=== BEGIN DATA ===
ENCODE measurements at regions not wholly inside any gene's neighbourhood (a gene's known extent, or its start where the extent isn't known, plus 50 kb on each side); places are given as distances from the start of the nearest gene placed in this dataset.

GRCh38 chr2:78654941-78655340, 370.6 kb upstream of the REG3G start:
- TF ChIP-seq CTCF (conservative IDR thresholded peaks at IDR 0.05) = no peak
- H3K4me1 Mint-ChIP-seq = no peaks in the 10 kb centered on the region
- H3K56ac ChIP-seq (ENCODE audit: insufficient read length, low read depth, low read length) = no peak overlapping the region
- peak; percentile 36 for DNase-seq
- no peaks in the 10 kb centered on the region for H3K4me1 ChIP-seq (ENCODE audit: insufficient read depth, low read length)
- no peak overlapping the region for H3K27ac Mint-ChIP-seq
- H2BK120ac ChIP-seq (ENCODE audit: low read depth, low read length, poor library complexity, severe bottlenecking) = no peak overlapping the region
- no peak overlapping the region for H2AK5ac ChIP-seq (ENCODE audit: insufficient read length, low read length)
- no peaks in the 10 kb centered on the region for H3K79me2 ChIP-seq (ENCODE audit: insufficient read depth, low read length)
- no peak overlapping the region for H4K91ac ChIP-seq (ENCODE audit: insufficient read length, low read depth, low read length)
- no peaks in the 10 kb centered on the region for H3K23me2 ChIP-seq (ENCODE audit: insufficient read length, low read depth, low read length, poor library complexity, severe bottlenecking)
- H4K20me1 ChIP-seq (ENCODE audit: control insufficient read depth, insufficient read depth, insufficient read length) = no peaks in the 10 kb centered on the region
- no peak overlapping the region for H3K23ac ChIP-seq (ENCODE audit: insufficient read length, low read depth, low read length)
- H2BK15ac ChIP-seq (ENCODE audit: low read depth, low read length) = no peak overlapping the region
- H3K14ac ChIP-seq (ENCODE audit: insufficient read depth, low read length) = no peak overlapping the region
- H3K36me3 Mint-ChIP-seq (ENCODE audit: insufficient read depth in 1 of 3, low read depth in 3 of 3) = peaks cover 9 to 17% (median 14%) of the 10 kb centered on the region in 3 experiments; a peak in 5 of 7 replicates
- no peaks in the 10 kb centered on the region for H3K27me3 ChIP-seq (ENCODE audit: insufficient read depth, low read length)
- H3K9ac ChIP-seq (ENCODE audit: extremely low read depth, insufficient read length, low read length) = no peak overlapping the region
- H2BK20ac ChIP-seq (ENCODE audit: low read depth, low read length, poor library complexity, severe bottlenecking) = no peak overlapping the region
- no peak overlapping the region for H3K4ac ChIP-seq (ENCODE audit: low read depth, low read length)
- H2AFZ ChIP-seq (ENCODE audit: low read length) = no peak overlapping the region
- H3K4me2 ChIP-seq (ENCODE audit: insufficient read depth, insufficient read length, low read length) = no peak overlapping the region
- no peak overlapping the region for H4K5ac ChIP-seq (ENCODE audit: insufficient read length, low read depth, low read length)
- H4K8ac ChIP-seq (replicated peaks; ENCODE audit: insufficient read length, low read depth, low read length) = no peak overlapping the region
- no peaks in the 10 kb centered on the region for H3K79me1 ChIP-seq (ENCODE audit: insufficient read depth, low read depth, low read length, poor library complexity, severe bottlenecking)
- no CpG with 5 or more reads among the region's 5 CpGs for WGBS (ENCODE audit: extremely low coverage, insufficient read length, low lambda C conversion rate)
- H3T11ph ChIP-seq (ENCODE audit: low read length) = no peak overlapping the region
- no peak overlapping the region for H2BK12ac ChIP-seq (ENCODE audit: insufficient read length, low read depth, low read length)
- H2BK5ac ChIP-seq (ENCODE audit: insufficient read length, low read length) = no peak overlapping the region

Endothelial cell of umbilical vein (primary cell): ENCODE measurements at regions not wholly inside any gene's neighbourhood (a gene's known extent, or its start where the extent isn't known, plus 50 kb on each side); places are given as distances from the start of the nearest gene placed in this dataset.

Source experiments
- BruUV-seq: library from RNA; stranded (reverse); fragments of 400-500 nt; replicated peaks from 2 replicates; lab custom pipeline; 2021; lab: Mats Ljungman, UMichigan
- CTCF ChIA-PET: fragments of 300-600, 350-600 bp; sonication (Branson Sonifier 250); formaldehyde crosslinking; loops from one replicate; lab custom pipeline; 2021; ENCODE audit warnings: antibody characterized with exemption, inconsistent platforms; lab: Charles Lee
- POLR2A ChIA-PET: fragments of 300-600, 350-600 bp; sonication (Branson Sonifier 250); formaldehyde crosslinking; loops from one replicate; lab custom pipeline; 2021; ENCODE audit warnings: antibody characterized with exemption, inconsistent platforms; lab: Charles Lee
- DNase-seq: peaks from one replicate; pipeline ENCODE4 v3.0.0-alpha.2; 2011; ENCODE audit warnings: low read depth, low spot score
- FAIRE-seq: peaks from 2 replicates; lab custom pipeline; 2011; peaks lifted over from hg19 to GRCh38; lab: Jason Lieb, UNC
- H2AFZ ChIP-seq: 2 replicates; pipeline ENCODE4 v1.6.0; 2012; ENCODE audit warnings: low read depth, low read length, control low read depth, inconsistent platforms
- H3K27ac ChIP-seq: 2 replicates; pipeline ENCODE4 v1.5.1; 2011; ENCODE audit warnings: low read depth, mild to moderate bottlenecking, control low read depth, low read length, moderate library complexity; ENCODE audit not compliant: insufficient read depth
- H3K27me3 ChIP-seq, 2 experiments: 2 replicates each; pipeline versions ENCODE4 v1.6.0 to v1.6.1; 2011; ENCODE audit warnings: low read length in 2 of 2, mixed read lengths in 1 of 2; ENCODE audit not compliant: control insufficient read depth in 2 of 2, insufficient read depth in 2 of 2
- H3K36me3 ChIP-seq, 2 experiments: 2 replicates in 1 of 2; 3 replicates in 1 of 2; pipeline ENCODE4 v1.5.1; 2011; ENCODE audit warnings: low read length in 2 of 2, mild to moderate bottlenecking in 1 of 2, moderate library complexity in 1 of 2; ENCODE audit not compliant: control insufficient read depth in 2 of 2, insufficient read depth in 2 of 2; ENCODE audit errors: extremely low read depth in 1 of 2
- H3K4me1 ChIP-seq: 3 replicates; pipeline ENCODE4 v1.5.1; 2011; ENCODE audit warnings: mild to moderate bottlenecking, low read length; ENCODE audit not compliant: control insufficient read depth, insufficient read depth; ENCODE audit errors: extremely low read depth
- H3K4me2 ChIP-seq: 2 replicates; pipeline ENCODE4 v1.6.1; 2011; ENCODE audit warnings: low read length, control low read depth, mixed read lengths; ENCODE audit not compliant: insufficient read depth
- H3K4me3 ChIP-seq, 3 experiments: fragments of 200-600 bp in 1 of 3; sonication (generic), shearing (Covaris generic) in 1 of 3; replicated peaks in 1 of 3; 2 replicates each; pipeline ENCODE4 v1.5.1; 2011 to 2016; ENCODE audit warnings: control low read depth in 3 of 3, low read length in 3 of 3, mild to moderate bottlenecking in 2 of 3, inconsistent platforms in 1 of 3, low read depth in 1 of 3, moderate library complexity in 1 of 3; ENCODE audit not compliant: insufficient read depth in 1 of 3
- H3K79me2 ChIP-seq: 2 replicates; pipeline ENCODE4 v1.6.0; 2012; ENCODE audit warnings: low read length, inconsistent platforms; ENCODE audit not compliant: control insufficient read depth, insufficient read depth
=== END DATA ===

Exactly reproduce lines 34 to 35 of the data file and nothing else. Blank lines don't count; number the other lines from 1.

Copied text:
- BruUV-seq: library from RNA; stranded (reverse); fragments of 400-500 nt; replicated peaks from 2 replicates; lab custom pipeline; 2021; lab: Mats Ljungman, UMichigan
- CTCF ChIA-PET: fragments of 300-600, 350-600 bp; sonication (Branson Sonifier 250); formaldehyde crosslinking; loops from one replicate; lab custom pipeline; 2021; ENCODE audit warnings: antibody characterized with exemption, inconsistent platforms; lab: Charles Lee